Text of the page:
As of late I find myself faced with questions, doubts, and new ideas concerning sport, a space I have come to realize is part and parcel for most athletes. Goals are born, worked towards, shifted, achieved, abandoned for new ones. I find myself questioning much of what I’m doing as a runner, what my goals are, what my focus should be. Certain short-term things are known, but the bigger picture has become cloudy.
As of right now, I know two things: I am running a 50K on May 21st and I have to do certain types of runs between now and then in order to be ready. Second, I know I simply love to run, preferably in the mountains.
I believe the rest is flexible.
My general goals have always revolved around distance. I am fascinated by the concept of going far under one’s own power and was drawn to serious running by the classic nature of the marathon. Perhaps I am also attracted to distance because I seem to be better at it. I’ve never been fast, but I seem to possess the ability to go pretty far, finding enjoyment in the mental and physical aspects of doing so.
In recent weeks, however, I’ve made a discovery in my running- that going as fast and hard as I can is fun. My once-weekly track workouts have opened a new door and shed fresh light on aspects of running that I’ve generally always avoided, intentionally or not: namely speed and intensity. In distance running, at least the type I practice, one has to be mindful of always maintaining a reserve, primarily so as to not get stuck in the mountains somewhere, facing an epic limp home. But the track has taught me the joy of pushing hard until there’s nothing left. Be it a 200 meter or a single mile, I find it refreshing to cross the finish line and punch the clock, head spinning after making the last turn and wondering if I’m going to collapse before I make the line.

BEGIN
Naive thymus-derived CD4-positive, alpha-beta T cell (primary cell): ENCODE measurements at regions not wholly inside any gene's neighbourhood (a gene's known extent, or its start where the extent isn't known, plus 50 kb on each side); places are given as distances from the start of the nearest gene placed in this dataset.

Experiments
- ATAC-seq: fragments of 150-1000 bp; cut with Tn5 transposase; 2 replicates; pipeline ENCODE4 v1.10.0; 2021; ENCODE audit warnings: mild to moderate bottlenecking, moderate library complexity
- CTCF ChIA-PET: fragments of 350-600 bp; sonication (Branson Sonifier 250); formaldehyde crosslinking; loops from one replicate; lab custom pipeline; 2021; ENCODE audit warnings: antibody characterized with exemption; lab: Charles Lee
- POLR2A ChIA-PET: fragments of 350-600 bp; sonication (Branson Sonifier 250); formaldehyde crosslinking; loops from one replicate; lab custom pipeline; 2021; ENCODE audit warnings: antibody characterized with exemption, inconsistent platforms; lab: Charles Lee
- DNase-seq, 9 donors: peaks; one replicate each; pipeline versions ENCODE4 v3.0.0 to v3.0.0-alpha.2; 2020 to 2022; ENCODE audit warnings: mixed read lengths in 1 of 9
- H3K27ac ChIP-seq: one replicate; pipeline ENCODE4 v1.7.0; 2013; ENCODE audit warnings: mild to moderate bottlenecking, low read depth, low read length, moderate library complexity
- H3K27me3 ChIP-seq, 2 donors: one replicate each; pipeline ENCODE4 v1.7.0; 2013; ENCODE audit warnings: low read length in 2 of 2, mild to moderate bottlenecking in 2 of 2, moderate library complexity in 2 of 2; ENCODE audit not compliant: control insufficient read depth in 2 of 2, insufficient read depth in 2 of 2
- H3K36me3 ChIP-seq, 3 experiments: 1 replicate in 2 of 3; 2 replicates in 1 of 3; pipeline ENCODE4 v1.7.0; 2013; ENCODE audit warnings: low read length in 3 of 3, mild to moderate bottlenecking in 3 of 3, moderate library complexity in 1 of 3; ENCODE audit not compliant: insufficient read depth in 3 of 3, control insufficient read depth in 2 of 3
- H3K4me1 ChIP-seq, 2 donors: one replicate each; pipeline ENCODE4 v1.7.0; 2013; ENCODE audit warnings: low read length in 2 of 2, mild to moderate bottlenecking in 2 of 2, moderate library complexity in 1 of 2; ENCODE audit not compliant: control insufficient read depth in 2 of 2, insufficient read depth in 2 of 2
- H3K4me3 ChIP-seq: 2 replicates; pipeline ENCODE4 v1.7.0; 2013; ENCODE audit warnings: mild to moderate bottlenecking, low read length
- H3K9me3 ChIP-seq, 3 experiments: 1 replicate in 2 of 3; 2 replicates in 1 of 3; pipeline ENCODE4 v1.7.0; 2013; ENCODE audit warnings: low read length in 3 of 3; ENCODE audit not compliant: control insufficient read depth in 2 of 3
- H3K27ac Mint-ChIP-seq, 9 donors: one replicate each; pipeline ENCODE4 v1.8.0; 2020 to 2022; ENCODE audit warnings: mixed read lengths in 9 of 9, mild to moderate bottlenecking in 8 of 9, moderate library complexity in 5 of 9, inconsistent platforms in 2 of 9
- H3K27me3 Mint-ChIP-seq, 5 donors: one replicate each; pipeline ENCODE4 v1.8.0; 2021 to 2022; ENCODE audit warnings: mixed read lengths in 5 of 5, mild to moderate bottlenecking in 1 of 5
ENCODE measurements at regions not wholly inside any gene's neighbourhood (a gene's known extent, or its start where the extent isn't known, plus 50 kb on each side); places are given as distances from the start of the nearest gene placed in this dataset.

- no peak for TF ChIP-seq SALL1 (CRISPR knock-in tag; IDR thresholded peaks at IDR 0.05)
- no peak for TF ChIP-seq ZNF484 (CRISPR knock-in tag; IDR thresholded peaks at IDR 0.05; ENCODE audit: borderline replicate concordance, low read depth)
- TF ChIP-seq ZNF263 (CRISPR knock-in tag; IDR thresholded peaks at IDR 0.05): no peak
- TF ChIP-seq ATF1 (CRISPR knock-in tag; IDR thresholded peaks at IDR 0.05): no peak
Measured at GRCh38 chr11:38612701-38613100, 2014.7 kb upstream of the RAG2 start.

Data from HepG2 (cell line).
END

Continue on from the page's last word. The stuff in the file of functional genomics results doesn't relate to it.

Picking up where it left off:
This leads me to wonder about a new approach, combined with new running goals. Perhaps after this 50K I’ll change my focus, building myself back up as a different sort of runner. Despite my achievements- many marathon and ultramarathon distance runs, be they solo or official, I’ve always felt a little bit like a hack because, well…I’m pretty slow. So I’m thinking about starting over, focusing on shorter, faster distances, and building back up to the marathon. Only this time, really pushing for a fast time (relatively speaking), perhaps ultimately trying to qualify for Boston; currently a sub 3:15 for my 35-39 age group (I just turned 35).
Have I dodged running fast because I know it’s hard, because it scares me? In many ways, I believe so. It’s something I would like to overcome.
Am I allowing myself too much drift, to much slack in walking away from previous ideas and plans in pursuit of new ones?
Who knows. There is certainly something to be said for finding something very difficult to achieve and sticking with the plan to get there. In some senses, I feel like I’ve failed here, namely in my recent triathlon pursuits. But on the other hand, are we not to allow ourselves experimentation? Is it truly something to hang one’s head about if three months into training you find you’re just not that motivated about that particular sport or distance? Good always comes from any endeavor, whether it’s seen through or not. Though I never did do a triathlon, I overcame my fear of swimming, to the point I can get in the water and swim a mile without fear. That is certainly worth something even though I never crossed a finish line.
Running will always remain a constant in some way, I have no doubts about that. It is the sole physical activity that I’ve been able to regularly do without losing interest at some point. So the question is simply what kind of running I want to do. Perhaps I’d like to enter the mainstream for a while; race some 5Ks, work on my speed and form, and try to start establishing some PRs in the classic distances, working my way up.
On a side note, I believe I’m going to stop my running summaries here. It’s redundant and too focused on numbers. I’ll try to insert the link to my RunningAhead training log instead.